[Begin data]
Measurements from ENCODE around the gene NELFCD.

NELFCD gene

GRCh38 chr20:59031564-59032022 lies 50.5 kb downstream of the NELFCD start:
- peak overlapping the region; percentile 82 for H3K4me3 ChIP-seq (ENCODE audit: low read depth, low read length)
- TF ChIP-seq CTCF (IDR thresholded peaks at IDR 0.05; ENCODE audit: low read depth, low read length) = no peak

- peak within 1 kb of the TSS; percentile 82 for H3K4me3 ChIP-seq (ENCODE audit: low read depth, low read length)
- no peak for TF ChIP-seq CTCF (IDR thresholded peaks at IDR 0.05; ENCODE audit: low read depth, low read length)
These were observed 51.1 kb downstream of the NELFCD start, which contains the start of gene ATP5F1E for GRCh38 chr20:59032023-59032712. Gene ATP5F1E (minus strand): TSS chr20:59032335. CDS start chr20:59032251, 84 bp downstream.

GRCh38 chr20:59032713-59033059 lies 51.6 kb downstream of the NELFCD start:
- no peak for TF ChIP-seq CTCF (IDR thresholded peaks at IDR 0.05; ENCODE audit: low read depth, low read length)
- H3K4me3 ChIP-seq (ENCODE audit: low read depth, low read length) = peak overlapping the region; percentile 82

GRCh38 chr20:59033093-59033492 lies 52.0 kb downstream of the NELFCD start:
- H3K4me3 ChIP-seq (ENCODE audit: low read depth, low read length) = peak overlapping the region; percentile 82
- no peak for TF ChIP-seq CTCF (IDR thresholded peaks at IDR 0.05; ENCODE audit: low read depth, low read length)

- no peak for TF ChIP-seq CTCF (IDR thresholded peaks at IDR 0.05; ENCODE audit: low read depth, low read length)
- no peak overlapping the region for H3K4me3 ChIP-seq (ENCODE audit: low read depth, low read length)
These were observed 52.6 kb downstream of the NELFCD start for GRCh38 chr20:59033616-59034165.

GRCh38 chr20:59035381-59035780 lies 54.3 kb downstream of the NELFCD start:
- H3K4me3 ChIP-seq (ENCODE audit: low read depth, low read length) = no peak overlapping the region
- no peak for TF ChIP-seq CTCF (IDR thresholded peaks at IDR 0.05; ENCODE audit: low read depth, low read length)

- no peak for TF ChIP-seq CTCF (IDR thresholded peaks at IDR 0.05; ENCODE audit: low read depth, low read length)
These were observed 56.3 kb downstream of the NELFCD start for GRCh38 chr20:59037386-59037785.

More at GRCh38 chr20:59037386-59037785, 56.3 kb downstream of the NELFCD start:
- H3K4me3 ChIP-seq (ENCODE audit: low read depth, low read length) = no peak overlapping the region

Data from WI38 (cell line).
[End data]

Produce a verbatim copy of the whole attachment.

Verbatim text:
Measurements from ENCODE around the gene NELFCD.

NELFCD gene

GRCh38 chr20:59031564-59032022 lies 50.5 kb downstream of the NELFCD start:
- peak overlapping the region; percentile 82 for H3K4me3 ChIP-seq (ENCODE audit: low read depth, low read length)
- TF ChIP-seq CTCF (IDR thresholded peaks at IDR 0.05; ENCODE audit: low read depth, low read length) = no peak

- peak within 1 kb of the TSS; percentile 82 for H3K4me3 ChIP-seq (ENCODE audit: low read depth, low read length)
- no peak for TF ChIP-seq CTCF (IDR thresholded peaks at IDR 0.05; ENCODE audit: low read depth, low read length)
These were observed 51.1 kb downstream of the NELFCD start, which contains the start of gene ATP5F1E for GRCh38 chr20:59032023-59032712. Gene ATP5F1E (minus strand): TSS chr20:59032335. CDS start chr20:59032251, 84 bp downstream.

GRCh38 chr20:59032713-59033059 lies 51.6 kb downstream of the NELFCD start:
- no peak for TF ChIP-seq CTCF (IDR thresholded peaks at IDR 0.05; ENCODE audit: low read depth, low read length)
- H3K4me3 ChIP-seq (ENCODE audit: low read depth, low read length) = peak overlapping the region; percentile 82

GRCh38 chr20:59033093-59033492 lies 52.0 kb downstream of the NELFCD start:
- H3K4me3 ChIP-seq (ENCODE audit: low read depth, low read length) = peak overlapping the region; percentile 82
- no peak for TF ChIP-seq CTCF (IDR thresholded peaks at IDR 0.05; ENCODE audit: low read depth, low read length)

- no peak for TF ChIP-seq CTCF (IDR thresholded peaks at IDR 0.05; ENCODE audit: low read depth, low read length)
- no peak overlapping the region for H3K4me3 ChIP-seq (ENCODE audit: low read depth, low read length)
These were observed 52.6 kb downstream of the NELFCD start for GRCh38 chr20:59033616-59034165.

GRCh38 chr20:59035381-59035780 lies 54.3 kb downstream of the NELFCD start:
- H3K4me3 ChIP-seq (ENCODE audit: low read depth, low read length) = no peak overlapping the region
- no peak for TF ChIP-seq CTCF (IDR thresholded peaks at IDR 0.05; ENCODE audit: low read depth, low read length)

- no peak for TF ChIP-seq CTCF (IDR thresholded peaks at IDR 0.05; ENCODE audit: low read depth, low read length)
These were observed 56.3 kb downstream of the NELFCD start for GRCh38 chr20:59037386-59037785.

More at GRCh38 chr20:59037386-59037785, 56.3 kb downstream of the NELFCD start:
- H3K4me3 ChIP-seq (ENCODE audit: low read depth, low read length) = no peak overlapping the region

Data from WI38 (cell line).